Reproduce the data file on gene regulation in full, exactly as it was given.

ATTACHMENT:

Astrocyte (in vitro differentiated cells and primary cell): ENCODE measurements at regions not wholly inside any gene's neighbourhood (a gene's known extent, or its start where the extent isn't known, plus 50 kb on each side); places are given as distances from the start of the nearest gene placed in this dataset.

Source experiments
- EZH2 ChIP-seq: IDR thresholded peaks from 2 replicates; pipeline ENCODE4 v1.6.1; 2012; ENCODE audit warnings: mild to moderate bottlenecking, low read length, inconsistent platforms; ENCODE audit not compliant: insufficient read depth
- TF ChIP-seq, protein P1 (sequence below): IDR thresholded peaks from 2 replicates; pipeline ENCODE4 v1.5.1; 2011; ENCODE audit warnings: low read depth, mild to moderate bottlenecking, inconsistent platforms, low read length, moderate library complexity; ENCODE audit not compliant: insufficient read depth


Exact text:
Astrocyte (in vitro differentiated cells and primary cell): ENCODE measurements at regions not wholly inside any gene's neighbourhood (a gene's known extent, or its start where the extent isn't known, plus 50 kb on each side); places are given as distances from the start of the nearest gene placed in this dataset.

Source experiments
- EZH2 ChIP-seq: IDR thresholded peaks from 2 replicates; pipeline ENCODE4 v1.6.1; 2012; ENCODE audit warnings: mild to moderate bottlenecking, low read length, inconsistent platforms; ENCODE audit not compliant: insufficient read depth
- TF ChIP-seq, protein P1 (sequence below): IDR thresholded peaks from 2 replicates; pipeline ENCODE4 v1.5.1; 2011; ENCODE audit warnings: low read depth, mild to moderate bottlenecking, inconsistent platforms, low read length, moderate library complexity; ENCODE audit not compliant: insufficient read depth